BY ALPER ÖZKAN (MSN/PhDIII)
Last Wednesday, the Department of Molecular Biology and Genetics seminars were off to a rousing start as Dr. Bruce Alberts, an eminent molecular biologist who authored the classic textbook “Molecular Biology of the Cell” and has served as president of the National Academy of Sciences and editor-in-chief of the journal Science, delivered the first talk of the year.
Prior to his speech, Dr. Alberts had a private meeting with graduate and undergraduate students of Bilkent’s Molecular Biology and Genetics and Materials Science and Nanotechnology departments. Due to Dr. Alberts’s keen interest and active involvement in science education, this meeting was dominated by an evaluation of Turkey’s education system and how it might be altered to make science more accessible to general populace, as well as a discussion about recent efforts on the part of several universities in the United States to make their course material available on the internet.
In the opening portion of his talk, Dr. Alberts drew upon his own misadventures as a graduate student — when his ambitious theory on the process underlying DNA replication refused to yield fruit and he was forced to extend his PhD studies for six months — to stress the importance of thorough planning prior to the undertaking of any major scientific endeavor. Indeed, after he had taken the time to consider his strategies and carefully decided on a long-term course of action, his career was a marked by a stunning series of successes that eventually led to the discovery of the full set of seven proteins that drive the replication process in the T4 bacteriophage.
Regarding “me-too science” and the publish-or-perish attitude with disdain, Dr. Alberts also defended the notion that scientists must be given sufficient leverage to pursue their ideas without external pressure to do “useful” research, underlining the fact that many technologies that today form the basis of our lives can trace their origins to scientific discoveries that initially appeared to have little practical use. GPS, for example, could not have been developed without atomic clocks, but this potential was not readily apparent when the first atomic clock was built in 1949.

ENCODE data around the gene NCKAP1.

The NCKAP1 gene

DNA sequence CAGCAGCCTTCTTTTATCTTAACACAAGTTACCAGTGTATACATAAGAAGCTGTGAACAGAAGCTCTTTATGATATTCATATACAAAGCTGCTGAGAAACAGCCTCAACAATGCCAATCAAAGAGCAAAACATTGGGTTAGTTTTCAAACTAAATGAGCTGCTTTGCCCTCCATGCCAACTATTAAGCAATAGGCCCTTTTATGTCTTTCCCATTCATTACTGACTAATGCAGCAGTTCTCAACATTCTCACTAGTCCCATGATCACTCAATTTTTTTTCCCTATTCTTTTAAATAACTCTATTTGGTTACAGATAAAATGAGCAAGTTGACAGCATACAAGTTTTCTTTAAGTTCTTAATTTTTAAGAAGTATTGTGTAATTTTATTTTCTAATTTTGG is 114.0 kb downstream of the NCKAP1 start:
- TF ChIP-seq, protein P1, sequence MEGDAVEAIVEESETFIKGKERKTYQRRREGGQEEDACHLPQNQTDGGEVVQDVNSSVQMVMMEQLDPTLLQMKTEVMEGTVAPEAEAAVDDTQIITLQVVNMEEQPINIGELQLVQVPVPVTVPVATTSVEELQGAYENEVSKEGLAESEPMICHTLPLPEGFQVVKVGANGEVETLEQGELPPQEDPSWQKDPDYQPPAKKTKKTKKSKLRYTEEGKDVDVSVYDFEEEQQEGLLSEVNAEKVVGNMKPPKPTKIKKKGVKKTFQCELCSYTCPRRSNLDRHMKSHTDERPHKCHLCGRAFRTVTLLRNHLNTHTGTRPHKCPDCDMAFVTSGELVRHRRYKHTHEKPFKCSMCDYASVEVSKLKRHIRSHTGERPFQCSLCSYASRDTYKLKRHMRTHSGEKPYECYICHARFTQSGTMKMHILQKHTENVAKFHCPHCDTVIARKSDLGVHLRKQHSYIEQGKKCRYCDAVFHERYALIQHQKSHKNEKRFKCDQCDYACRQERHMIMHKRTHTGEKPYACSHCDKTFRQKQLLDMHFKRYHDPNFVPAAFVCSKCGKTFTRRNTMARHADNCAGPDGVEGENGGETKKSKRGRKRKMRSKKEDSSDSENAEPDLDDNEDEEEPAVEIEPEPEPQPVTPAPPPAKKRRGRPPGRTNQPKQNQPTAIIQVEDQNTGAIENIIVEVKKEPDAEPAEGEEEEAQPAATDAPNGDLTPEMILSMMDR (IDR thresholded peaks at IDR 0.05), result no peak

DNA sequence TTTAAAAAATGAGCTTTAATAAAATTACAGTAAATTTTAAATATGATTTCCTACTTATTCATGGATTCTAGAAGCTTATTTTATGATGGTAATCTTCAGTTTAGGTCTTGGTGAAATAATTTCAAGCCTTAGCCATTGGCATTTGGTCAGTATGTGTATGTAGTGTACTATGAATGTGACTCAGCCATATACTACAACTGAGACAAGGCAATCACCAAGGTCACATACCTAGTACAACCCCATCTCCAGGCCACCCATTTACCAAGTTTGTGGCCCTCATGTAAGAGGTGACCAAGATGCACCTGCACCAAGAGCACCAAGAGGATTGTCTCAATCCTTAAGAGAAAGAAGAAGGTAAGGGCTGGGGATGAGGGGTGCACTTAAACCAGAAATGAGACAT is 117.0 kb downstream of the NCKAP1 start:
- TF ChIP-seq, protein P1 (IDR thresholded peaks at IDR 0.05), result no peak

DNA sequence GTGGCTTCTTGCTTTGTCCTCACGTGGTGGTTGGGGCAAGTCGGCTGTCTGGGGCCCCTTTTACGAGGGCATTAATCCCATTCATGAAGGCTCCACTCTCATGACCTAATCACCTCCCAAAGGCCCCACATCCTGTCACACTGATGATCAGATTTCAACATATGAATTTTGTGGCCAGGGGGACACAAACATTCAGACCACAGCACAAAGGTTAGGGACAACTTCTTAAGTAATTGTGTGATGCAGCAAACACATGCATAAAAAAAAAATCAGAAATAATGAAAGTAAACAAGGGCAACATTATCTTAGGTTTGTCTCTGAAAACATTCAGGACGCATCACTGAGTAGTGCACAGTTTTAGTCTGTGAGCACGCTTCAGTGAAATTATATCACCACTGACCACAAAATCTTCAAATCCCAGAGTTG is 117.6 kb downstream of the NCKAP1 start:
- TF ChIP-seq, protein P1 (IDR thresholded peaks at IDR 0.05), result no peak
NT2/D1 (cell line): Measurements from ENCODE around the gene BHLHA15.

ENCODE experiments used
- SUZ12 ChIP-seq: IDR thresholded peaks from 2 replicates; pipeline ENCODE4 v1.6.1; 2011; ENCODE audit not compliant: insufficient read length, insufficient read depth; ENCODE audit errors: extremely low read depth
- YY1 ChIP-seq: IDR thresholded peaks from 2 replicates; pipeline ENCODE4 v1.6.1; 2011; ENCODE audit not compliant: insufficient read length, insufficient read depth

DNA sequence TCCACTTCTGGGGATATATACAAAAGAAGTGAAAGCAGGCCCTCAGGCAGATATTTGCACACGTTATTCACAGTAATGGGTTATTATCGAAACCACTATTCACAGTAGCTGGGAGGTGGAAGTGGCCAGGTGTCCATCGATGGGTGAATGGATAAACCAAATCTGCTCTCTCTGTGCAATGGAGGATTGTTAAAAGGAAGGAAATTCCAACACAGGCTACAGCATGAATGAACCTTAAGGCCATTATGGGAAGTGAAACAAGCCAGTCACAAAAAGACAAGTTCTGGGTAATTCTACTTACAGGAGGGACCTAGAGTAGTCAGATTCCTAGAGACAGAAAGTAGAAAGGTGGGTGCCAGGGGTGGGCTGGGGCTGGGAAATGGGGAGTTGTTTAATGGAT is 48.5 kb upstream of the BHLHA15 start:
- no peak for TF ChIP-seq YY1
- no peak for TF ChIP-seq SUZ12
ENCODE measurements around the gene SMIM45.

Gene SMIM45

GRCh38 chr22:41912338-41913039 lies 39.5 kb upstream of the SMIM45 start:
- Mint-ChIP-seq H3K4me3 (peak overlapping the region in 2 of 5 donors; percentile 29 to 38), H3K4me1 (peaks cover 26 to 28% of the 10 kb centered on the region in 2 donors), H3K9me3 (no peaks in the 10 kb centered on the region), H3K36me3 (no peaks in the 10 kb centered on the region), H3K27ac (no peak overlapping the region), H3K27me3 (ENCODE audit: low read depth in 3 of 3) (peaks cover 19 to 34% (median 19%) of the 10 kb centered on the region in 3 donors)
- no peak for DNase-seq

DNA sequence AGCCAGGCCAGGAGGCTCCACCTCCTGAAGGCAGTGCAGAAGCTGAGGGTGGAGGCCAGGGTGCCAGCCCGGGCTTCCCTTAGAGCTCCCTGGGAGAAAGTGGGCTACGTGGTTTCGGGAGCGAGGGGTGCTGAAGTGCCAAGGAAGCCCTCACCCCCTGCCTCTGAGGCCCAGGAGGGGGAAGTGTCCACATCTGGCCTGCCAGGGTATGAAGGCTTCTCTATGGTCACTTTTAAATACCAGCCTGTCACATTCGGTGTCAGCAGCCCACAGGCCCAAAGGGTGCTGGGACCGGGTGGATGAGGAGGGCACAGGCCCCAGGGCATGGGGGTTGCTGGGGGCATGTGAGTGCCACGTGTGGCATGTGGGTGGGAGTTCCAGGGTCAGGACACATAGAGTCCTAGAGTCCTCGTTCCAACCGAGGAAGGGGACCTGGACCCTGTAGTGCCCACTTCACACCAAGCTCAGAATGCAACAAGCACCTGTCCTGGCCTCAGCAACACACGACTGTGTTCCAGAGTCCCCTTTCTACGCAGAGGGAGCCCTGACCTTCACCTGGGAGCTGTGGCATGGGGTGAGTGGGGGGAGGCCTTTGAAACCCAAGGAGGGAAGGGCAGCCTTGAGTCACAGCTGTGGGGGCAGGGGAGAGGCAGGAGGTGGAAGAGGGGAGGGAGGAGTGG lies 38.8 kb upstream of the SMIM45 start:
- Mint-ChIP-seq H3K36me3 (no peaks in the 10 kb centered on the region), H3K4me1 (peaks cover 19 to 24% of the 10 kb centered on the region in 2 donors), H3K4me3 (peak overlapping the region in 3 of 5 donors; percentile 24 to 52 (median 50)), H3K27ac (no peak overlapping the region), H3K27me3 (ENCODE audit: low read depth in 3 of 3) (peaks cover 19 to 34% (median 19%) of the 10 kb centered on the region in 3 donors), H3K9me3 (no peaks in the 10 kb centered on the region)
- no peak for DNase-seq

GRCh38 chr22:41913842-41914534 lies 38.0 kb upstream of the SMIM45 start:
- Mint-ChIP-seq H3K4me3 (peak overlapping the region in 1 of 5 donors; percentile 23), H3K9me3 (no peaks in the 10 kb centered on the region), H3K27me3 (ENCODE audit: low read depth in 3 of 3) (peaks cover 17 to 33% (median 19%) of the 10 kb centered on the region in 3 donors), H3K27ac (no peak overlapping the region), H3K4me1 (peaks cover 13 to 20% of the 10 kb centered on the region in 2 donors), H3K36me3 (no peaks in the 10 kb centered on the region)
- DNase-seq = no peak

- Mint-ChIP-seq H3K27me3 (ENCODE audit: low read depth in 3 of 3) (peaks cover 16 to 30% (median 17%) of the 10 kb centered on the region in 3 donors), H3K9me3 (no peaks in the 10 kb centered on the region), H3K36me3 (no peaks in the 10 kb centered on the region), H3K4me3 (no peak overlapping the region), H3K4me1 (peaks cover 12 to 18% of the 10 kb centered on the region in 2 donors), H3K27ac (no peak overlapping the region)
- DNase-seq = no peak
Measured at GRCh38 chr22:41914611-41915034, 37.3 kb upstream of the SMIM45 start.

As a witness to (and, with “Molecular Biology of the Cell,” a chronicler of) the direction of scientific research over the latter part of the past century, Dr. Alberts also placed great importance on the future of science in his speech. While the last century was the era of descriptive research in molecular biology, future generations of scientists are expected to utilize the enormous amount of data generated in the past to develop emergent approaches capable of simulating what an entire system experiences, processes and reacts against, instead of focusing on the behavior and interactions of a single component as has generally been the case.
In addition, recent discoveries have not only found answers to longstanding mysteries in the field (such as what all those highly conserved, noncoding sequences in the genome really did), but also demonstrate that even well-established theories are not completely infallible. Young molecular biologists are to expect a dynamic future, where there is no safe ground and even well-trodden roads should be inspected anew to see if more recent techniques can reveal something gone amiss.
Life, forged and reforged across untold eons in the furnace of natural selection, has proven itself time and time again to be much more intricate than once thought, and each breakthrough in molecular biology has served as a testament to the overwhelming complexity behind even the most mundane of biological processes. While the last few decades have been marked by monumental advances in our understanding of biological phenomena, this is no time to grow complacent; there is no doubt that future discoveries will continue to shake the very foundations of our current views, and that the seventh edition of “Molecular Biology of the Cell” — or even the sixth, which is slated to be released in the latter half of 2014 — might end up becoming quite a different book indeed!